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Obituary Clippings in Birthday Cards

Every year was the same. A check for $7.50 together with black and white photos of dead people I didn’t know. And as I cracked open the glitter-coated card they would flutter away, helicoptering off in an attempt to escape the glad tidings of “Happy Birthday Granddaughter” emblazoned across the cover of their celebratory sarcophagus.

We moved the 178 miles, from Missouri to Kansas, shortly after I turned five, but far before FaceTime or fax machines. So even though it was only one state over, it was worlds away. And when that first envelope arrived, I was absolutely elated.

Like most Kindergarteners, “departed” and “deceased” were not on my list of sight words as my sixth birthday rolled around. So when I first found them, I had no idea what they were. Or who they were, these peaceful, pleasant-faced people on the backsides of coupons and classifieds. Each carefully clipped and inscribed with ballpoint annotations penned in their margins.

The following year, “obituary” flowed phonetically from my first-grade lips, to my parents’ utter shock as I beamed with pride at my new ability to sound out the unusually long word found in the fold of my festive fiberboard regards. I remember that small scrap of newsprint being suddenly whisked away as the card was propped open with the others atop our console TV to commemorate the occasion.

But by my eighth year, my reading skills and vocabulary had increased. Now I got the full picture of the portraits before me. A confusing and ominous overture included with my well wishes. And my father had reached his limit.

I remember it was late, because long distance calls were only conducted after a certain hour. I took the phone and thanked my grandparents for their thoughtfulness then handed it to my dad, who took it in a heated state as I headed halfway to my room. I watched around the kitchen corner as the phone cord coiled and extended, coiled and extended, coiled and extended in a hypnotic rhythm with every pacing step he took. And although, the clippings came from a place of trying to keep him connected to where he came from, he wanted my grandmother to know that my birthday card was neither the time nor place. Nor was my “time nor place” not in my bed as I was quickly discovered and escorted to my room.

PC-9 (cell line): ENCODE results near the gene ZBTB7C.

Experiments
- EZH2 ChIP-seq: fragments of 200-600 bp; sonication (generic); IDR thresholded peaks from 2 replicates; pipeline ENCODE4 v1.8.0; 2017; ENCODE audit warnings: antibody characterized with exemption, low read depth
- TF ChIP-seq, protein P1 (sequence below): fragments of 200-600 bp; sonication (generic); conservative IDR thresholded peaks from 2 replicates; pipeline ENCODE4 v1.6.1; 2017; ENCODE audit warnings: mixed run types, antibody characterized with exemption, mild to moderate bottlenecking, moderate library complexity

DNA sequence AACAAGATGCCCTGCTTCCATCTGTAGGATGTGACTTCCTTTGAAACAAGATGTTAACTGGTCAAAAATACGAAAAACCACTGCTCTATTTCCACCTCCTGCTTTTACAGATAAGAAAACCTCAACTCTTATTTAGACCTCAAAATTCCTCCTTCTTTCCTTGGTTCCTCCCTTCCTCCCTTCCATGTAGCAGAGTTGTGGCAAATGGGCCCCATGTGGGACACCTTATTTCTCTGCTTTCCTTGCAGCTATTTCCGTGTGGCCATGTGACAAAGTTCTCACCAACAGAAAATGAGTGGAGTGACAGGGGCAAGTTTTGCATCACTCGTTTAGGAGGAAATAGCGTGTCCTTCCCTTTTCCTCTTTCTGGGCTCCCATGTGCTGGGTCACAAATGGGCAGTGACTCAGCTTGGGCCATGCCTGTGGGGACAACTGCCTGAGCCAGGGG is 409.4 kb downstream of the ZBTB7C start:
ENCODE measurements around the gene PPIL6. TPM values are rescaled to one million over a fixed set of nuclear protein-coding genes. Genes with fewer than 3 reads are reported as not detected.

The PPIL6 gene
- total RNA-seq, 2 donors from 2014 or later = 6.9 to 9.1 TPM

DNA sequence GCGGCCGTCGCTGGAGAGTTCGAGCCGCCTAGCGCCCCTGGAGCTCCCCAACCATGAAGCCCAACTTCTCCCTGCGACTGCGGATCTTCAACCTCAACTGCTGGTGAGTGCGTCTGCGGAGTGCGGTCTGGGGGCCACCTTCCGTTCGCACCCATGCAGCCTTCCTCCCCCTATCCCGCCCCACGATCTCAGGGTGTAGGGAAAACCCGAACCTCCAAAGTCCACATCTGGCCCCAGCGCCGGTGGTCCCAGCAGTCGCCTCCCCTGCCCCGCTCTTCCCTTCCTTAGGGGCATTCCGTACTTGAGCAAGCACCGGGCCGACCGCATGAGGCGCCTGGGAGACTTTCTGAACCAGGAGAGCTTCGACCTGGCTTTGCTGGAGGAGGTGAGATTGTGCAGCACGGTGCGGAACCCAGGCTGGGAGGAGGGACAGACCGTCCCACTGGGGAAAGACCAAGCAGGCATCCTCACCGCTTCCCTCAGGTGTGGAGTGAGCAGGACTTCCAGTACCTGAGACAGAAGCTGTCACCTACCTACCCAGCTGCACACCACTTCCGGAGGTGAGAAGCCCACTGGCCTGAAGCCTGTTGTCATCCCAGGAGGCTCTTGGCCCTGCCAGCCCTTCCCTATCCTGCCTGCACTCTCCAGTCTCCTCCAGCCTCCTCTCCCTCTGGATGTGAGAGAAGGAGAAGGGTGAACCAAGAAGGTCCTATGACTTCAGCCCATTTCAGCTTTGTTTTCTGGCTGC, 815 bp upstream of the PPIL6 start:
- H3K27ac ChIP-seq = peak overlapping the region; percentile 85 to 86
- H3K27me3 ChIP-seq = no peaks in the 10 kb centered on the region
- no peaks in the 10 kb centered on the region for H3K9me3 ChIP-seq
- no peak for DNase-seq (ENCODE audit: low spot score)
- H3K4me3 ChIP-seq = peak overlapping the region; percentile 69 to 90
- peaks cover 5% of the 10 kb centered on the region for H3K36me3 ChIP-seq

And the next day, my mother sat me down with stationary and a pair of scissors. Those old enough to read, were now old enough to write…and select additional material to enclose. You see, something had transpired over the course of the unheard portion of the phone conversation that led my parents to not only see my grandparents intentions of keeping us connected to where we came from, but to see our need to attempt to connect my grandparents to where we currently were. Way before wireless, it seems for my grandparents, enclosing a little clipping about what we were up to around town, where we went or even what we had for school lunch, printed out in black and white, somehow made it more real. A third person point of view reporting on the new land that we lived in…and were most likely never moving back from.

And the obituary clippings in my birthday cards? They stopped, but not the $7.50. That amount will always remain a mystery. But the sentiment behind it will not.